Cursors can be used in many applications where data is processed sequentially; for example, migrating data from a legacy system to an Oracle database or loading data into a data warehouse. For instance, a company might need to build a data warehouse where it can process information about marketing, inventory, and customers to understand the market potential and improve its sales. To populate the data warehouse, the company would have to upload the information from all the different data sources into a temporary set of tables on a regular basis. The data within the temporary tables would have to be validated before being loaded into the data warehouse tables. This is an ideal application for the use of cursors. Once the data is loaded into temporary tables, a cursor can be used to select each record, validate it, and then insert it into the data warehouse table.

CURSOR Expression
A CURSOR expression returns a nested cursor. This form of expression is equivalent to the PL/SQL REF CURSOR and can be passed as a REF CURSOR argument to a function. A nested cursor is implicitly opened when the cursor expression is evaluated. For example, if the cursor expression appears in a select list, a nested cursor will be opened for each row fetched by the query. The nested cursor is closed only when:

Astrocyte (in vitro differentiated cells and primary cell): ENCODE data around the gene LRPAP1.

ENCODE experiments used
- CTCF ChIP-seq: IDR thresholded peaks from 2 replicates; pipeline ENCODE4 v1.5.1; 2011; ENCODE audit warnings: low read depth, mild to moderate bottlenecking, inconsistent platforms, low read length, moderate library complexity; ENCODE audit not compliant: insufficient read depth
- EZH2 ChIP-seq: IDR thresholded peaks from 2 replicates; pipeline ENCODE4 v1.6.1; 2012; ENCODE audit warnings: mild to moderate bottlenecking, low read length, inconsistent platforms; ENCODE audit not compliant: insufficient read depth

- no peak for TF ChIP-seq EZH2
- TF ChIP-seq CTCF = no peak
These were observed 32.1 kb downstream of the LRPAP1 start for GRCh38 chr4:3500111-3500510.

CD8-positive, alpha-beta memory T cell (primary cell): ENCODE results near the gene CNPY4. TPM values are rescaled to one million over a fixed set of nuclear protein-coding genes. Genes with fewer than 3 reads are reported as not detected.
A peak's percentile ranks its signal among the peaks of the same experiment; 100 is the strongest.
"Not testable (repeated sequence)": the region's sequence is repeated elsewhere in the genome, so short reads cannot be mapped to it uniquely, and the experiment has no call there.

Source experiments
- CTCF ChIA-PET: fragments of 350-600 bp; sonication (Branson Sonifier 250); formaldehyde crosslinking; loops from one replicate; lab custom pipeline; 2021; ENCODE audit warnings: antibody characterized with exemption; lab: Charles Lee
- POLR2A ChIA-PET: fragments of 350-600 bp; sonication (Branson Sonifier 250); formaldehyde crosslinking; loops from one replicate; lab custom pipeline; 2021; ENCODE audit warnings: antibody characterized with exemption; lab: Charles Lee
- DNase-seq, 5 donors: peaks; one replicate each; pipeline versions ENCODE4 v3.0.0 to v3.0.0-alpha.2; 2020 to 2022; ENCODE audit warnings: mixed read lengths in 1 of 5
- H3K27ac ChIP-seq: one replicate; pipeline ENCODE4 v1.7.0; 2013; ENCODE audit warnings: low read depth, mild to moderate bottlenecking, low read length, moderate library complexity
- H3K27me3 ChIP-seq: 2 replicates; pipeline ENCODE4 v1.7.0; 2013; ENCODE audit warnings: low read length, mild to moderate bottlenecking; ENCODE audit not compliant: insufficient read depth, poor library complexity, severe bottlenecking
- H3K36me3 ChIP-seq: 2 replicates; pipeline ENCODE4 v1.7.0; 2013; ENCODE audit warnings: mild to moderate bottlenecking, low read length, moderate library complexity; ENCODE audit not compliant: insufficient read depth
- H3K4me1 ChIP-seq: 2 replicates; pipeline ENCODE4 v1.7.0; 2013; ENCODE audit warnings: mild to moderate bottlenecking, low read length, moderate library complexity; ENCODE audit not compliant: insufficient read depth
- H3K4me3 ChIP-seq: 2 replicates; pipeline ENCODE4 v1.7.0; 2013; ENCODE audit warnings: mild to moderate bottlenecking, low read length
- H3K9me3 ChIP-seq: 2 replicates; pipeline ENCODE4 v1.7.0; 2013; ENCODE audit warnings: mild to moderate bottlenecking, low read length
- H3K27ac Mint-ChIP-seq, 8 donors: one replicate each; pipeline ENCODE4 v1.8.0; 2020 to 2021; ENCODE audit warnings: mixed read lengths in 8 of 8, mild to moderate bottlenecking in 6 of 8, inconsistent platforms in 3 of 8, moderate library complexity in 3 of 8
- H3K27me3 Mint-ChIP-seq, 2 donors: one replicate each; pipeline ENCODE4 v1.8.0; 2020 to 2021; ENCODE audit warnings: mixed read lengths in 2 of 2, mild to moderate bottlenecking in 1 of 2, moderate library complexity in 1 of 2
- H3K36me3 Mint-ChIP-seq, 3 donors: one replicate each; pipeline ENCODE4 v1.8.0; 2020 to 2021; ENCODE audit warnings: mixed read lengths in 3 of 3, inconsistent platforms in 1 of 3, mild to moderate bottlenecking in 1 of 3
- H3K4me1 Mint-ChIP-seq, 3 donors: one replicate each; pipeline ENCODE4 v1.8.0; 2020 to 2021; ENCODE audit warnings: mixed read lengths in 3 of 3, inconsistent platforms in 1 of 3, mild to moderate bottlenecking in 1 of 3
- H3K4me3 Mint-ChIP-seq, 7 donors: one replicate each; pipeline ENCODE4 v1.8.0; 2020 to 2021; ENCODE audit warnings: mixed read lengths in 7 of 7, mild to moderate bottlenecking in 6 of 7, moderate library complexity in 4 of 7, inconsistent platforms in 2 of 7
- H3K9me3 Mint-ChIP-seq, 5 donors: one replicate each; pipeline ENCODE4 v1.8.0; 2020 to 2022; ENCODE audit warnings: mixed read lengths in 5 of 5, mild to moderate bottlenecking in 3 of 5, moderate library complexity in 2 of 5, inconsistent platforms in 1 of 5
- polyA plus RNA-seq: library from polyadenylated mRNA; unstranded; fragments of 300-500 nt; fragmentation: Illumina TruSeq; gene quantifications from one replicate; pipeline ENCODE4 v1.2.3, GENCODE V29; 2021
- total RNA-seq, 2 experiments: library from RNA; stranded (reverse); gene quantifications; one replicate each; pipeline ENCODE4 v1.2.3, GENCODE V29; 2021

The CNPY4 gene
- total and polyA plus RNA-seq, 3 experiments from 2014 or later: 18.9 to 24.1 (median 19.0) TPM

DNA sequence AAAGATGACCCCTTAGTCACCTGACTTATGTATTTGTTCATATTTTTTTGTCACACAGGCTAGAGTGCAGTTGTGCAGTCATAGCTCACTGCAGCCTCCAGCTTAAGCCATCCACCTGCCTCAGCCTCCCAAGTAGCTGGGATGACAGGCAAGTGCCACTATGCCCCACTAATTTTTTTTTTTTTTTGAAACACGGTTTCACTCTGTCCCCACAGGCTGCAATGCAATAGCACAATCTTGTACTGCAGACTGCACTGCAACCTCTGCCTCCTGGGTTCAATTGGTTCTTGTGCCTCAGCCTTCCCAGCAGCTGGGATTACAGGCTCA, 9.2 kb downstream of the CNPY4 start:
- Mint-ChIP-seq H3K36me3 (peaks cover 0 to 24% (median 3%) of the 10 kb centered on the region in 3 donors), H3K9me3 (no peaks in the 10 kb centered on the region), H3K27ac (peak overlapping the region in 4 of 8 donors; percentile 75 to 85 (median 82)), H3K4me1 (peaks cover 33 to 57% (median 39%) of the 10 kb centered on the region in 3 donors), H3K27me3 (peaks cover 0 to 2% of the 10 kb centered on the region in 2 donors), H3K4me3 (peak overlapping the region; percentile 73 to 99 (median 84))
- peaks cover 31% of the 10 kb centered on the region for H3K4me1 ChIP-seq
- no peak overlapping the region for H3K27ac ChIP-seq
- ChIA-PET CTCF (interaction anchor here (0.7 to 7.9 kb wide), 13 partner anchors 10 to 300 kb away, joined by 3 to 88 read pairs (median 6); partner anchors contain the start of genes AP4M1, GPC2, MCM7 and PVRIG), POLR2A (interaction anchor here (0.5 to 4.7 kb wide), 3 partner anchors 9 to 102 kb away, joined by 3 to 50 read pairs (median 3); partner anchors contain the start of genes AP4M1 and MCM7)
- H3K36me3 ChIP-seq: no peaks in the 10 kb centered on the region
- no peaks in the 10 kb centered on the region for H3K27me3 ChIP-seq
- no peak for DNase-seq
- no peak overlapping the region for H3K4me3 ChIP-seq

1. The nested cursor is explicitly closed by the user
  2. The parent cursor is reexecuted
  3. The parent cursor is closed
  4. The parent cursor is cancelled
  5. An error arises during fetch on one of its parent cursors (it is closed as part of the clean-up)

Restrictions on CURSOR Expressions

The following restrictions apply to CURSOR expressions:
  1. If the enclosing statement is not a SELECT statement, nested cursors can appear only as REF CURSOR arguments of a procedure.
  2. If the enclosing statement is a SELECT statement, nested cursors can also appear inthe outermost select list of the query specification or in the outermost select list of another nested cursor.
  3. Nested cursors cannot appear in views.
  4. You cannot perform BIND and EXECUTE operations on nested cursors

Cursor Example:
The following example shows the use of a CURSOR expression in the select list of a query:
SELECT department_name, CURSOR(SELECT salary, commission_pct
FROM employees e
WHERE e.department_id = d.department_id)
FROM departments d;

The next example shows the use of a CURSOR expression as a function argument. The example begins by creating a function in the sample OE schema that can accept the REF CURSOR argument. In the next lesson, we will look at implicit cursors, one of the two types of cursors.